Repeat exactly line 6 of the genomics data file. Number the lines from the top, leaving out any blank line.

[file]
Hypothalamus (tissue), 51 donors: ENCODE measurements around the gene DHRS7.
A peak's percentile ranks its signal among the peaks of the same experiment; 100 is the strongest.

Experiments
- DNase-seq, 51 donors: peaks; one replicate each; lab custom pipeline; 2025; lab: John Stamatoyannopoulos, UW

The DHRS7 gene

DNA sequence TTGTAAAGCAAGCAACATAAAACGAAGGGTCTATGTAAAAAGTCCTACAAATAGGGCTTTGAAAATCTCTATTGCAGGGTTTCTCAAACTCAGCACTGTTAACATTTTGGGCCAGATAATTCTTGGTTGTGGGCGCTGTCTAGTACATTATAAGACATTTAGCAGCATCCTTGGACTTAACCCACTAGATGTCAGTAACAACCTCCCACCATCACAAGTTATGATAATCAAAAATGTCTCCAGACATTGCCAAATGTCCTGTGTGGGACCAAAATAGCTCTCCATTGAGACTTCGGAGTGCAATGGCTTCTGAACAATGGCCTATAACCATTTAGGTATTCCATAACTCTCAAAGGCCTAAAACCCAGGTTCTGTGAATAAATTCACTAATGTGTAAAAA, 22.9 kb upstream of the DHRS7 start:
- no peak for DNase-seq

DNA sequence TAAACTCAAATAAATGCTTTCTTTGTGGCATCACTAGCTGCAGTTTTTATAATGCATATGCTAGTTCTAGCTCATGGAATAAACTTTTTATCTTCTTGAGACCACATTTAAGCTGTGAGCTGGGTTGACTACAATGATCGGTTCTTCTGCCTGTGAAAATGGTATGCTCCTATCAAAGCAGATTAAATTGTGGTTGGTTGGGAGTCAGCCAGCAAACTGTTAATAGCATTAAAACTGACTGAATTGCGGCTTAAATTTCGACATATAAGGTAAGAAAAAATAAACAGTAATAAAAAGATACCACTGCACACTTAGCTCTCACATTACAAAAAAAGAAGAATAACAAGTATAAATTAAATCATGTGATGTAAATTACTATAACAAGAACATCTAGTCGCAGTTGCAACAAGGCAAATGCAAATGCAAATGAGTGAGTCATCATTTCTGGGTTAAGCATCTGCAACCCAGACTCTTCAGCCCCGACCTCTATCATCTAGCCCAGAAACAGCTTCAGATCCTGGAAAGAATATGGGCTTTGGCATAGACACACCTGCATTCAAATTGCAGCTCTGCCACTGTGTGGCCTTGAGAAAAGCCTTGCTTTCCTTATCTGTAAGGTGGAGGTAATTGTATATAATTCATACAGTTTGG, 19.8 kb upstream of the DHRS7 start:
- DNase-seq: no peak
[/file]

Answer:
DNA sequence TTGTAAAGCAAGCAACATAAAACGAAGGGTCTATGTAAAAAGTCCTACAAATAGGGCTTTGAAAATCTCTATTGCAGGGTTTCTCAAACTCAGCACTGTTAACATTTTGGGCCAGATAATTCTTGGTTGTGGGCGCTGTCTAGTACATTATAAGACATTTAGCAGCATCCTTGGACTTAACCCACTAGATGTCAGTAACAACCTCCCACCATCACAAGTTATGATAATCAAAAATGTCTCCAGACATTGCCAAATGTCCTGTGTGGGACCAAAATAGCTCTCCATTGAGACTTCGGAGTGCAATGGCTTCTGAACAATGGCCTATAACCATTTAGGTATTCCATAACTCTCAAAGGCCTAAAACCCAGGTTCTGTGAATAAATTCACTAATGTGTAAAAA, 22.9 kb upstream of the DHRS7 start: